The patient arrived just before Thanksgiving. Diagnosed with end-stage cancer by her local health care providers, she'd come to Mayo Clinic's Rochester campus with the hope that something — anything — could be done to change her fortunes. After exhaustive testing and examination, however, her care team at Mayo confirmed the prognosis. The heart-wrenching news was delivered with great kindness and compassion, we're told, and the patient took the news as well as could be expected.
When asked if there was anything the care team could do for her, the patient simply inquired about whether she'd live to see one more Thanksgiving Day, which was less than a week away. Her care team answered honestly, telling her that while "we never know for sure," time was not on her side.
The patient expressed her disappointment. But to her care team's surprise, she said she'd really just like to be able to enjoy one last piece of pumpkin pie with "a good cup of coffee."
The care team told her they'd "see what they could do" and sprang into action. After checking with Food Service staff at the Saint Marys campus of Mayo Clinic Hospital, however, they were told bakers had not yet begun making the hospital's supply of Thanksgiving Day pumpkin pies.
Not willing to give up easily, members of the care team then went across the street to the see if the Canadian Honker restaurant could help them out. When told that it, too, had yet to begin baking pumpkin pies, the nurses explained the reason for the request. The restaurant's kitchen staff, without hesitation, said, "Give us an hour." Sixty minutes later, they handed the patient's care team a freshly baked pumpkin pie, which we're told was served to the patient on a "china plate with whipped cream and coffee in a china cup."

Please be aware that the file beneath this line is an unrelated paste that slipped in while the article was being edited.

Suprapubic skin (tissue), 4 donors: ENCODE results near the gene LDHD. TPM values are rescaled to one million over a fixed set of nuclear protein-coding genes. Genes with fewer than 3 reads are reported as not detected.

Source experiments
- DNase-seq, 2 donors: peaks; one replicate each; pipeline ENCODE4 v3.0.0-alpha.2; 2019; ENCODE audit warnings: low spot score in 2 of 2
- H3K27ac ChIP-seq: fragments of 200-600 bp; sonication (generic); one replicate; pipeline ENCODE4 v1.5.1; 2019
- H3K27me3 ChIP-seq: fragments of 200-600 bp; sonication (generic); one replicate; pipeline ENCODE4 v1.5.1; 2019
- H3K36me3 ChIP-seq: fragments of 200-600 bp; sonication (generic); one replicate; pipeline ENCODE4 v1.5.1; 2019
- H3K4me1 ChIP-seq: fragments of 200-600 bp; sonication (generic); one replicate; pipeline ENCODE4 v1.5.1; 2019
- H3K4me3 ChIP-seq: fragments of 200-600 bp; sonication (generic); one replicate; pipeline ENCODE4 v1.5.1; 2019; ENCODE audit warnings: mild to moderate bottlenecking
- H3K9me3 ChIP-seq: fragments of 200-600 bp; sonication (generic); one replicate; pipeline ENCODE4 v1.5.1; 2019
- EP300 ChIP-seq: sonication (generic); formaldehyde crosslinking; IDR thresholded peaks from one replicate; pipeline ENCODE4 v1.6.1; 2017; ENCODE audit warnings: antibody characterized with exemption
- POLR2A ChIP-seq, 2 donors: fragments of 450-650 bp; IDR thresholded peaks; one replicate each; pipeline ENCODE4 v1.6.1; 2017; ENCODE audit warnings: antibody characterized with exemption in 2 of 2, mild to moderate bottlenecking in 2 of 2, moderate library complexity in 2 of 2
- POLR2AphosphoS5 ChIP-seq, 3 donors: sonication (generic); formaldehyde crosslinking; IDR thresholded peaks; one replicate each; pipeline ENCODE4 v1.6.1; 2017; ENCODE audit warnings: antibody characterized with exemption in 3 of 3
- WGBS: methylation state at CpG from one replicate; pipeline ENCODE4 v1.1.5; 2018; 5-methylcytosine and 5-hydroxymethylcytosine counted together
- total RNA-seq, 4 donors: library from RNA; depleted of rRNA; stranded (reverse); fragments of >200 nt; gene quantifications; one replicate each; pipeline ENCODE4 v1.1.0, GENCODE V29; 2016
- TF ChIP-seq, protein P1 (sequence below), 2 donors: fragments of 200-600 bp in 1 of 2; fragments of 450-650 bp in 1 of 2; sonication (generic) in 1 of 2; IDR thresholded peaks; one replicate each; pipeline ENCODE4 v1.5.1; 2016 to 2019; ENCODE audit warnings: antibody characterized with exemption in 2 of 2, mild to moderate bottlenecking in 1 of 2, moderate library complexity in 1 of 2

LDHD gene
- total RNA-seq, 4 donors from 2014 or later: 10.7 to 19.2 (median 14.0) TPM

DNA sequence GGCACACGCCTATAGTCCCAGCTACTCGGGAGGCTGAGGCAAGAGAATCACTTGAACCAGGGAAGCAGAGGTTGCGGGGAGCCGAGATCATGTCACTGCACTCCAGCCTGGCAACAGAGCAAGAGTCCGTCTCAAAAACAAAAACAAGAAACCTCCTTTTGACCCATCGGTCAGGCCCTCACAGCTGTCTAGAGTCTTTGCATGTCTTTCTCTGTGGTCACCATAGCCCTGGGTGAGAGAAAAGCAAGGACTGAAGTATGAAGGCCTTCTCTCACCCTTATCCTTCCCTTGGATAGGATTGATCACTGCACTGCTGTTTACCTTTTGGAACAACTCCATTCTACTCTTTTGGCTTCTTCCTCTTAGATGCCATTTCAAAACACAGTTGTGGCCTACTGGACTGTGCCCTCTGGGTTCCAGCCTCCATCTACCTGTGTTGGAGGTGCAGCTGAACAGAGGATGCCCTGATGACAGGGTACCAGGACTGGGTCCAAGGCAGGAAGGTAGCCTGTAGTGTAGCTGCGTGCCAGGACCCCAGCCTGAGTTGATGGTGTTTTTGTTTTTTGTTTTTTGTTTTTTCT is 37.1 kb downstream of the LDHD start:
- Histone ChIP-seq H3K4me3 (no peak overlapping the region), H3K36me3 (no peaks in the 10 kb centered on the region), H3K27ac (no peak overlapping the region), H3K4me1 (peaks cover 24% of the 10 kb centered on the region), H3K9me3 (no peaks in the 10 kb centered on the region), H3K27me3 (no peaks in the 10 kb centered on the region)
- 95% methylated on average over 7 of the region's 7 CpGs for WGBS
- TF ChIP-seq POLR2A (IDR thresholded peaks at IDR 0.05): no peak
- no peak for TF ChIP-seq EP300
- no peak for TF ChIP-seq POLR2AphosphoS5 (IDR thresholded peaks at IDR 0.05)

After savoring a few bites and sips, the patient pushed the pie and coffee away and rested comfortably the rest of the day. That night, she passed away peacefully in her sleep.
Her family, we're told, still talks about that pumpkin pie and coffee. And more specifically, about the great care and compassion showed to her not only by Mayo Clinic, but by Rochester's business community as well.
Mayo Clinic President and CEO, John Noseworthy, M.D., talked about it, too, during a recent Rochester Area Chamber of Commerce dinner. Dr. Noseworthy used the story in a post-dinner address to illustrate the "close partnership" in caring for patients and families that Mayo Clinic and the local Rochester business community have shared for more than 150 years. "Perhaps this is a small thing for a restaurant and caterer to do," Dr. Noseworthy told Chamber members. "But that act of service had great meaning for our patient and her family in her last days of life. She was so grateful to be able to celebrate her last Thanksgiving early."
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